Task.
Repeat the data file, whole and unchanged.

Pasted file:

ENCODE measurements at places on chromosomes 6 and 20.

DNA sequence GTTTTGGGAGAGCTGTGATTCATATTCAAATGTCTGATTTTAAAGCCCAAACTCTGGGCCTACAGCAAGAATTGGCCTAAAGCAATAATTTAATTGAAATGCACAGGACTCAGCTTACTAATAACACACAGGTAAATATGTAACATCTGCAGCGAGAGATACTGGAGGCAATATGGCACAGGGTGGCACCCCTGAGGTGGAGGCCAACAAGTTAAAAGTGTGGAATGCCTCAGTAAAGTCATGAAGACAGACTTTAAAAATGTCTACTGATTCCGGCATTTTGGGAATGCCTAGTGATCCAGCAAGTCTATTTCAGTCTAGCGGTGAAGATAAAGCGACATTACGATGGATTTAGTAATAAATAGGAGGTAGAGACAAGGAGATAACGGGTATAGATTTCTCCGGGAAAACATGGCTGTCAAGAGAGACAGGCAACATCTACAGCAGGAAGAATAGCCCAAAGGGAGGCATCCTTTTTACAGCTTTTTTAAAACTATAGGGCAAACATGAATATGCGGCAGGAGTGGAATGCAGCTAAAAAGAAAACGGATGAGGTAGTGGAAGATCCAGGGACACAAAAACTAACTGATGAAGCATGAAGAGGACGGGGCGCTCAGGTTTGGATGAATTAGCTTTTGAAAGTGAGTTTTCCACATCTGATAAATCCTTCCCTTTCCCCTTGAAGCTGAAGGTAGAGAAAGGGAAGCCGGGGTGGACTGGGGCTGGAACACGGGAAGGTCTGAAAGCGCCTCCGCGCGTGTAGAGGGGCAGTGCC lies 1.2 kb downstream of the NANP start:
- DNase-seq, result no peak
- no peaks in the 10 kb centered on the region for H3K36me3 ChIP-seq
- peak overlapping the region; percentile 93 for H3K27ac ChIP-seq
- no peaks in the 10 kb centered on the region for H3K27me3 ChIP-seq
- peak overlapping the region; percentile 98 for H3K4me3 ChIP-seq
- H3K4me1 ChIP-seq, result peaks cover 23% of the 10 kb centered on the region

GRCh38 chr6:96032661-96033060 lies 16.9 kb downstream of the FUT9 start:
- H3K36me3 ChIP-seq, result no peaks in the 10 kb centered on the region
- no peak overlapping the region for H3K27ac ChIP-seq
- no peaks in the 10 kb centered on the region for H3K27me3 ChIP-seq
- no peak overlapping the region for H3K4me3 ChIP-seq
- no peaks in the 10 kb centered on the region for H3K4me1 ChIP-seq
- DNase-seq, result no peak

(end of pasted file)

ENCODE measurements at places on chromosomes 6 and 20.

DNA sequence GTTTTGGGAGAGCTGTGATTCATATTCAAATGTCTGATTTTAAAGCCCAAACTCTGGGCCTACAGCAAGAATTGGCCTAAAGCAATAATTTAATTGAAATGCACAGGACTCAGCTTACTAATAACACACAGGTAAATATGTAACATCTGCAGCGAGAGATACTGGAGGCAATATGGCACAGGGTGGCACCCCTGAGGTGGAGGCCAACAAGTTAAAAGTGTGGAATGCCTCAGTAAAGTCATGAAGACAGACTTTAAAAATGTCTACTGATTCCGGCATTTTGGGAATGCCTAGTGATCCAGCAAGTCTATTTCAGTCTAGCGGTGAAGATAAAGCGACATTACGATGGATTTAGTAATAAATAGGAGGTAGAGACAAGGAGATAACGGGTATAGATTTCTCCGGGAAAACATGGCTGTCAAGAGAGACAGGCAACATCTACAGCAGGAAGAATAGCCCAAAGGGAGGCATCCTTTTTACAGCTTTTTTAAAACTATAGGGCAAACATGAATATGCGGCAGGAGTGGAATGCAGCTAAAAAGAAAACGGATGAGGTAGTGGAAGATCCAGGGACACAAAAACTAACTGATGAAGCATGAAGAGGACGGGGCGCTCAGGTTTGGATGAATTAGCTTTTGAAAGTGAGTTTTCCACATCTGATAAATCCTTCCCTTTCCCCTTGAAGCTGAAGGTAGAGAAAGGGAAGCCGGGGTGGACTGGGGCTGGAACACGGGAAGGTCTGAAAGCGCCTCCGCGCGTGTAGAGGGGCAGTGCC lies 1.2 kb downstream of the NANP start:
- DNase-seq, result no peak
- no peaks in the 10 kb centered on the region for H3K36me3 ChIP-seq
- peak overlapping the region; percentile 93 for H3K27ac ChIP-seq
- no peaks in the 10 kb centered on the region for H3K27me3 ChIP-seq
- peak overlapping the region; percentile 98 for H3K4me3 ChIP-seq
- H3K4me1 ChIP-seq, result peaks cover 23% of the 10 kb centered on the region

GRCh38 chr6:96032661-96033060 lies 16.9 kb downstream of the FUT9 start:
- H3K36me3 ChIP-seq, result no peaks in the 10 kb centered on the region
- no peak overlapping the region for H3K27ac ChIP-seq
- no peaks in the 10 kb centered on the region for H3K27me3 ChIP-seq
- no peak overlapping the region for H3K4me3 ChIP-seq
- no peaks in the 10 kb centered on the region for H3K4me1 ChIP-seq
- DNase-seq, result no peak